I have been thinking about how one ought to physically care for those who are dying lately. I had a recent conversation with my sister whose in-laws are both ninety years of age, have cancer, and are dying. Her father-n-law, who has suffered some paralysis and loss of physical ability, is no longer able to do the simple physical and personal tasks such as cleaning himself up after using the restroom shaving, etc… and so my sister had to shave his face the other day as well as clean him up after a trip to the restroom.
As you can imagine, such a scenario can be difficult and humiliating for the person being cared for. I imagine it is even more difficult when that care involves one’s own children or children in-laws. I remember when my father, who died from pancreatic cancer, was no longer able to bath and clean himself just how humiliating it was for him.
It seems that one of the last things a person has is their dignity and we want to do as much as we can to never take a person’s dignity from them. In one sense, it seems that a certain amount of dignity is lost when a person must be bathed, cleaned, etc… by someone else. And yet, it seems as though we fail to give a person their due dignity if we allow them to remain unclean, unshaved, unkempt, etc… and instead treat them as though they are no better than a barn-yard animal. So what do we do? We don’t want to cause unnecessary humiliation to a person nor do we want to neglect a person when they are most in need of our care.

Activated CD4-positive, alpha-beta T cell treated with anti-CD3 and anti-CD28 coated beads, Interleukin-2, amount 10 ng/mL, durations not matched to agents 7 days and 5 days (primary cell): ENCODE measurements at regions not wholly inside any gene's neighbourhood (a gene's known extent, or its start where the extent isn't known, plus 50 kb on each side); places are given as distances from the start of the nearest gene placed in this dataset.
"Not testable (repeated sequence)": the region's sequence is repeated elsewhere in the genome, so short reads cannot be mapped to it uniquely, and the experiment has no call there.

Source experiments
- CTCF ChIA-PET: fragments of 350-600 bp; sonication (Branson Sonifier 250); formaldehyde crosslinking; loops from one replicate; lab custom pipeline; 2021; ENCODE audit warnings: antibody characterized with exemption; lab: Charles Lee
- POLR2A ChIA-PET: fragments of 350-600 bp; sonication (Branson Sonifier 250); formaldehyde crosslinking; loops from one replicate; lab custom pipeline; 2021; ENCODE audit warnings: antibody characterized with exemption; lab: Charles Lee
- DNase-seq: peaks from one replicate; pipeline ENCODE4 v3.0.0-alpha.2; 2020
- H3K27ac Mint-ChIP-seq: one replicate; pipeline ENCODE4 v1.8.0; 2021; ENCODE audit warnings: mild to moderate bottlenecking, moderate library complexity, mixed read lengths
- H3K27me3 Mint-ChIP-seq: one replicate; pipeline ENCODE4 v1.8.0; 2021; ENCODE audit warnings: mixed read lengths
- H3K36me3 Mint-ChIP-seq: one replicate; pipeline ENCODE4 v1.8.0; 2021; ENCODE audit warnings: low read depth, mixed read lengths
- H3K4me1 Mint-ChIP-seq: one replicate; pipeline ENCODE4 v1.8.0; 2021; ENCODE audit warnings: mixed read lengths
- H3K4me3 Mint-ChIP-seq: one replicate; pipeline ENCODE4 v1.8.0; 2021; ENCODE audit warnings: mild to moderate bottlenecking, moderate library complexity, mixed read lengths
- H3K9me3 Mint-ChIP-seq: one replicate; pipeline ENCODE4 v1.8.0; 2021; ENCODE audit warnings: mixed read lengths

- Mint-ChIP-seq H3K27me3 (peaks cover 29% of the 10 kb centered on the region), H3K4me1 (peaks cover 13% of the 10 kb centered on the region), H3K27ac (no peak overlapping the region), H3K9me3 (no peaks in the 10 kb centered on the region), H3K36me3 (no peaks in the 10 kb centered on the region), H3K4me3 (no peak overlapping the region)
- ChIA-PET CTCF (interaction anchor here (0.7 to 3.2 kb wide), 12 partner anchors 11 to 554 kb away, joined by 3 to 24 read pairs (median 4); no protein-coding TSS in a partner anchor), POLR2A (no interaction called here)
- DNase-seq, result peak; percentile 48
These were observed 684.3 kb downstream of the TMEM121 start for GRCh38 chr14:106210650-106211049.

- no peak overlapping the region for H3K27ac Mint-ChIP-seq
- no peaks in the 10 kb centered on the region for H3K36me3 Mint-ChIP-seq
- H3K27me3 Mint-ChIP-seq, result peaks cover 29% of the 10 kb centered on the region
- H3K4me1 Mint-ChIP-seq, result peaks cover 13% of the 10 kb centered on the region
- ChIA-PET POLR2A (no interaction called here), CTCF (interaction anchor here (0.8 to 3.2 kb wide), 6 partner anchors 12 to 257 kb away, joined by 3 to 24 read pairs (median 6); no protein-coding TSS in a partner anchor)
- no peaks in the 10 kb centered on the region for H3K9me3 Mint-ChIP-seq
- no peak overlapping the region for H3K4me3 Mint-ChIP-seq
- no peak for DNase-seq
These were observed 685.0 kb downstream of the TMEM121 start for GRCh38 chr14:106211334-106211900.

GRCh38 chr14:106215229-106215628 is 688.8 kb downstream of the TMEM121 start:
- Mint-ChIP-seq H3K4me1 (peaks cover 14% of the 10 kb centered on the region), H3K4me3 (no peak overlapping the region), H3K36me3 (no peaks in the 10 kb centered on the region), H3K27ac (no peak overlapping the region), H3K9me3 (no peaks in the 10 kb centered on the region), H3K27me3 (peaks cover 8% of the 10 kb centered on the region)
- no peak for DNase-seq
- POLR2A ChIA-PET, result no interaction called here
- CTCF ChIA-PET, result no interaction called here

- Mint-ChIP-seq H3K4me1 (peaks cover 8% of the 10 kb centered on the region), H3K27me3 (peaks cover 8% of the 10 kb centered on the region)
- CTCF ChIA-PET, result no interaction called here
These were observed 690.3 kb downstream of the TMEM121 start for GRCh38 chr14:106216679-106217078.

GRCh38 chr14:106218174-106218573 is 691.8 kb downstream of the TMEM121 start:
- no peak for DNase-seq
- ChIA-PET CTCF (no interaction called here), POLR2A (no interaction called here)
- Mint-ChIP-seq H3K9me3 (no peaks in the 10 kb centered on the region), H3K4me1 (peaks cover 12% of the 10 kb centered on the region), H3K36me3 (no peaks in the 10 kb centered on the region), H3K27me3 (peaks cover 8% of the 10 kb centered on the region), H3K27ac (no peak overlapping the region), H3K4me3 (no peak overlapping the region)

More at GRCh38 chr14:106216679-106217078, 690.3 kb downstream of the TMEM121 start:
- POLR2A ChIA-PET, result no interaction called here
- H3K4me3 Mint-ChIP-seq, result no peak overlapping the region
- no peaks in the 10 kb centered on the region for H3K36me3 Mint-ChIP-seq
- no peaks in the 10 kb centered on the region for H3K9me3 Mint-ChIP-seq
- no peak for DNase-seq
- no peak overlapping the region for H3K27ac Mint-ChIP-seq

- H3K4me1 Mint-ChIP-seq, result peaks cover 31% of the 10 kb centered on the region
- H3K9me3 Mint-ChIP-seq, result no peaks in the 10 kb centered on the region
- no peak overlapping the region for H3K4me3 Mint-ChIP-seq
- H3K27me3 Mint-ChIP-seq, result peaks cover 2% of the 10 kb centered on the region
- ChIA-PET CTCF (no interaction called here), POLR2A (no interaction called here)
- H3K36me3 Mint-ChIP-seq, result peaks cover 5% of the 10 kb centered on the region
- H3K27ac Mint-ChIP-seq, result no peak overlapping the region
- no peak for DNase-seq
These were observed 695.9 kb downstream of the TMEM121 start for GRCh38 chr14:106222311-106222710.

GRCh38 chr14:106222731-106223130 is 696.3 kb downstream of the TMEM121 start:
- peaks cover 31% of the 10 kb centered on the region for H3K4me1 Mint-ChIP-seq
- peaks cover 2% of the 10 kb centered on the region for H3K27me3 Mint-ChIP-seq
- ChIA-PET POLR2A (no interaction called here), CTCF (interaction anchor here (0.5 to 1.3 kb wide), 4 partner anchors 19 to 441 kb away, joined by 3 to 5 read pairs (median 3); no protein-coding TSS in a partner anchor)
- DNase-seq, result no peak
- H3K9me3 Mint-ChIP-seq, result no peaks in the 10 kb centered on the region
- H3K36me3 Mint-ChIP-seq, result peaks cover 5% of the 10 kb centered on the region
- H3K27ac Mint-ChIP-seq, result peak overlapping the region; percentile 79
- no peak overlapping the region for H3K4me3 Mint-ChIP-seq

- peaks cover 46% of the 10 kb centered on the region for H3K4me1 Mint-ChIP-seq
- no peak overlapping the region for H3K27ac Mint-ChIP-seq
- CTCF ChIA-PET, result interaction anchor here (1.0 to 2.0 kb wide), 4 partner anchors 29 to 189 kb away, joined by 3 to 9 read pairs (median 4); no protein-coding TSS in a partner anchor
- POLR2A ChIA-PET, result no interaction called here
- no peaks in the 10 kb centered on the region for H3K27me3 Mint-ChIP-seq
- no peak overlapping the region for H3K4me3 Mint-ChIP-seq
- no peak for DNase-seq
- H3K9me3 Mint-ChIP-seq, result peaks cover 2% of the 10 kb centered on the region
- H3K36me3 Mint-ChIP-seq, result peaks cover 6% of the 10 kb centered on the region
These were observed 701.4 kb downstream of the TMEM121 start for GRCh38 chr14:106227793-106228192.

I told my sister that she was learning a lot about grace, love, compassion, etc… After she cleaned her father-n-law up, gave him a shaved, and topped it off with a nice splash of after-shave, he thanked her for being a great daughter. He understood the situation, how embarrassing it was not only for him but also how embarrassing it could be for his daughter-n-law. But more importantly, and this is the point I want to make, he knew she was acting out of true love for him.
I don’t have all the answers to how we care for those who are no longer able to physically care for themselves. What I do know is that when we learn to love – that is, when we learn to wash feet as Jesus did – we will act out of our love for God and the individual and no matter how difficult and humiliating the circumstances might be, the person we are caring for will know they are loved. And perhaps that is the mystery of preserving a person’s dignity…to love them, to let them know that they are still a human, a person of value, a person to be cared for and loved unconditionally.
What are your thoughts?